Tue, 01 Jun, 2021 – 15:32 Cianan Brennan
The infiltration of An Garda Siochána by an organised crime gang and drug-taking among force members are among the allegations which have been made to a new Garda Anti Corruption Unit.
The launch of the new unit in Dublin also heard that random mandatory drug testing for all An Garda Síochána members is to be introduced within six months.
Such drug testing may be carried out at a Garda’s home where sufficient suspicion of inappropriate behaviours exists, Assistant Commissioner Pat Clavin, to whom the unit will report, told the launch.
Regarding the complaints received by the unit thus far, its lead officer Chief Superintendent Jo O’Leary acknowledged there have been “a small number of complaints to date”.
“There are some around drug-taking, there might be infiltration from organised crime groups,” she said.
Asked to clarify that there had been at least one complaint around the infiltration of organised crime within the gardaí, Ms O’Leary said: “There is just a complaint, mostly around that, but I don’t want to comment any further.”
Mr Clavin repeatedly told the launch that, rather than a suspicion of rampant drug-taking among gardaí as a whole, he is “worried about the effect of drug-taking on Irish society” in general.
The new unit, which was first recommended by a policing review in 2015 and the existence of which follows best practice among other police forces internationally, was launched in tandem with the release of three new Garda policies: on anti-corruption, professional boundaries and abuse of power for sexual gain, and substance misuse (controlled drugs).
“Maintaining full public confidence in the work of An Garda Siochana depends on all Garda personnel demonstrating the highest levels of personal and professional standards of behaviour,” Asst Cmmr Clavin said.
Each and every person working in An Garda Siochana is rightfully expected to treat the public they serve with dignity and respect.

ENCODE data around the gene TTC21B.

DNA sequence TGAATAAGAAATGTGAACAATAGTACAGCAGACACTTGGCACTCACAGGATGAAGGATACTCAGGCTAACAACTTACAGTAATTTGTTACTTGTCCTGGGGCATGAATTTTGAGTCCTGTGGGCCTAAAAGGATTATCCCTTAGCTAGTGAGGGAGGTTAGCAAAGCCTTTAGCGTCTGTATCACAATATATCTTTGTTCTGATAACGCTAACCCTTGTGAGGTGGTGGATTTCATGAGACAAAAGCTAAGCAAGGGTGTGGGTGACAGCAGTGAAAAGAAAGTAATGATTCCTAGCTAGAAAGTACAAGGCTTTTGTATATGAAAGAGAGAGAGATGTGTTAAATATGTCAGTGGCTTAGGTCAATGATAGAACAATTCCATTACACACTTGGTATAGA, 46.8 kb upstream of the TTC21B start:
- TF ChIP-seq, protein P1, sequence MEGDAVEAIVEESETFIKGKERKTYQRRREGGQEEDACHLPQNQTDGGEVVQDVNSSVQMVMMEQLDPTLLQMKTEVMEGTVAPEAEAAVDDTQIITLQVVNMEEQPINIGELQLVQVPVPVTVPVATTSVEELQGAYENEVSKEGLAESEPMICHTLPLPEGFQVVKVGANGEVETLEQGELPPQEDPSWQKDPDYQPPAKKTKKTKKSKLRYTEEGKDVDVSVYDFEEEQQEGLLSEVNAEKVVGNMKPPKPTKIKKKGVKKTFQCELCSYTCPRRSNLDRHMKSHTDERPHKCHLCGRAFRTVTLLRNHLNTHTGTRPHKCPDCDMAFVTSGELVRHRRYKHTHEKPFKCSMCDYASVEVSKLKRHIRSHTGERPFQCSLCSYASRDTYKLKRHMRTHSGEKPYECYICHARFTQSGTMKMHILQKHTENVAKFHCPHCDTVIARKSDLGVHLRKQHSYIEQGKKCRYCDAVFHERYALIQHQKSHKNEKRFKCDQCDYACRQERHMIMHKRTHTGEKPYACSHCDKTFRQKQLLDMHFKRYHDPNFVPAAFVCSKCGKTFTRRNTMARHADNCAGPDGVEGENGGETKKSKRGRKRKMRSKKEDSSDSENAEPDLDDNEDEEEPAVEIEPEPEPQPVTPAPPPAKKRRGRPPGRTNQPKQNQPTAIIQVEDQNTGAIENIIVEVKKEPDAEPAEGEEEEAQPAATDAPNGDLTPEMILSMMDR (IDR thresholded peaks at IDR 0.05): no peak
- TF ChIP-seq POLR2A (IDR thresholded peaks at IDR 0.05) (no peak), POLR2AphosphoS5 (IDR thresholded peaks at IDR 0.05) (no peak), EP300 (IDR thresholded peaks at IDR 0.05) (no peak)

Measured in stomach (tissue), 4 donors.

The Anti Corruption Unit is to be headed up by Chief Superintendent O’Leary, formerly the head Garda in the Westmeath division, with two Detective Superintendents below her and a team of 23 below that.
It will receive complaints from Garda members only. Public complaints regarding alleged Garda corruption will continue to be delivered to the Garda Ombudsman (GSOC). Briefings for the news media regarding the work of the unit are expected to begin in mid-June, with similar updates to continue throughout 2021.
In terms of drug testing for gardaí, a policy which was first mooted at the beginning of this year, Mr Clavin said that a third-party provider is expected to be put in place in the near future to carry out that work.
Under that new policy pre-employment tests and testing of recruits in training will be carried out, as well as random testing for all personnel, Mr Clavin said.
He acknowledged that full dismissal for a Garda following one offence “would be the appropriate sanction”, and said that criminal investigation and prosecution will follow should there be enough evidence to bring a charge.
Ordinarily drug-testing “will happen in the workplace”, he said, but “if we have information that a Garda is using drugs” then testing on foot of a warrant may happen at a member’s home.
Asst Commr Clavin said that the work of the new unit “will be both proactive and reactive”.